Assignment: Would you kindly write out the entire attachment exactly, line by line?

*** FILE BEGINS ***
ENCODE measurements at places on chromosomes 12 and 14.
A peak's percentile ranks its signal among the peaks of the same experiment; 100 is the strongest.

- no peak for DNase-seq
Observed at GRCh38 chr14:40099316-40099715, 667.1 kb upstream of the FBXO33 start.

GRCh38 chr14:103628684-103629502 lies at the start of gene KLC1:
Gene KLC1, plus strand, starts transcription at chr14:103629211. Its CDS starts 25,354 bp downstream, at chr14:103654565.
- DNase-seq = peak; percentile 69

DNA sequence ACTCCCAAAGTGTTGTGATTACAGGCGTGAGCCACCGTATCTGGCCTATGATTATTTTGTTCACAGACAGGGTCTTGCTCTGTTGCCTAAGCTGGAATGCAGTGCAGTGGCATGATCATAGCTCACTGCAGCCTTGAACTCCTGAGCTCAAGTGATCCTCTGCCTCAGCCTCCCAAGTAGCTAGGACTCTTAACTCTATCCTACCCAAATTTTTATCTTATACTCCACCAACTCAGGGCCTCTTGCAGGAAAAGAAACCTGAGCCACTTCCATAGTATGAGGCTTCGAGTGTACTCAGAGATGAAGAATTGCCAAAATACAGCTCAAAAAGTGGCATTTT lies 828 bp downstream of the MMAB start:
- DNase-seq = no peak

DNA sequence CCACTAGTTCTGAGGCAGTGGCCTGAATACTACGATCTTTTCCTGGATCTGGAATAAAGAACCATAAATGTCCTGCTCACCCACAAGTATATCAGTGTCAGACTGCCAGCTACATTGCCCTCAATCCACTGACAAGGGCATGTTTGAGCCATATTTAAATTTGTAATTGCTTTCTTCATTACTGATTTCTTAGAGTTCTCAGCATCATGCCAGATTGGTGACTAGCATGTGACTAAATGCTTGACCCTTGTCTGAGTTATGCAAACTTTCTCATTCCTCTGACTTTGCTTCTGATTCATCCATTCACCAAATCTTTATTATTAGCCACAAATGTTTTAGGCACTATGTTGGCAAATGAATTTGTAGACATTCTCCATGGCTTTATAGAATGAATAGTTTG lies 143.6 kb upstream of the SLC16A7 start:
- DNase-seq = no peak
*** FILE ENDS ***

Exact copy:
ENCODE measurements at places on chromosomes 12 and 14.
A peak's percentile ranks its signal among the peaks of the same experiment; 100 is the strongest.

- no peak for DNase-seq
Observed at GRCh38 chr14:40099316-40099715, 667.1 kb upstream of the FBXO33 start.

GRCh38 chr14:103628684-103629502 lies at the start of gene KLC1:
Gene KLC1, plus strand, starts transcription at chr14:103629211. Its CDS starts 25,354 bp downstream, at chr14:103654565.
- DNase-seq = peak; percentile 69

DNA sequence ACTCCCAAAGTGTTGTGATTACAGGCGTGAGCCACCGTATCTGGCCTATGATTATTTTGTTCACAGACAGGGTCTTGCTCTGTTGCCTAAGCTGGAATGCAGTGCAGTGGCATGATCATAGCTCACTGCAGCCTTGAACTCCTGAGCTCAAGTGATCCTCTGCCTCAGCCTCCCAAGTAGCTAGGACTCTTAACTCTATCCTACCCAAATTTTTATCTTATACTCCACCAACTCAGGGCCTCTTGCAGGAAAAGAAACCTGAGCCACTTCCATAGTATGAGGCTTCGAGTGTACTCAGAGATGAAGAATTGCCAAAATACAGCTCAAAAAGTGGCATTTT lies 828 bp downstream of the MMAB start:
- DNase-seq = no peak

DNA sequence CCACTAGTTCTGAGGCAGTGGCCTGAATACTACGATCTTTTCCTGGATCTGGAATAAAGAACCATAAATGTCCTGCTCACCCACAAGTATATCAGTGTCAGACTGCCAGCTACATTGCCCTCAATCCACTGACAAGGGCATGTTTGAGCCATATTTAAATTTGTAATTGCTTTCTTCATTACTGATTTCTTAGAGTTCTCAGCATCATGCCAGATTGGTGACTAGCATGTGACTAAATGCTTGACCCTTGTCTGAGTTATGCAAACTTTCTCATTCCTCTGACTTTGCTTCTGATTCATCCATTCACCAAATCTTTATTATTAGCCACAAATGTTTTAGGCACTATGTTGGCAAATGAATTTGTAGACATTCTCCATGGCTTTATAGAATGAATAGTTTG lies 143.6 kb upstream of the SLC16A7 start:
- DNase-seq = no peak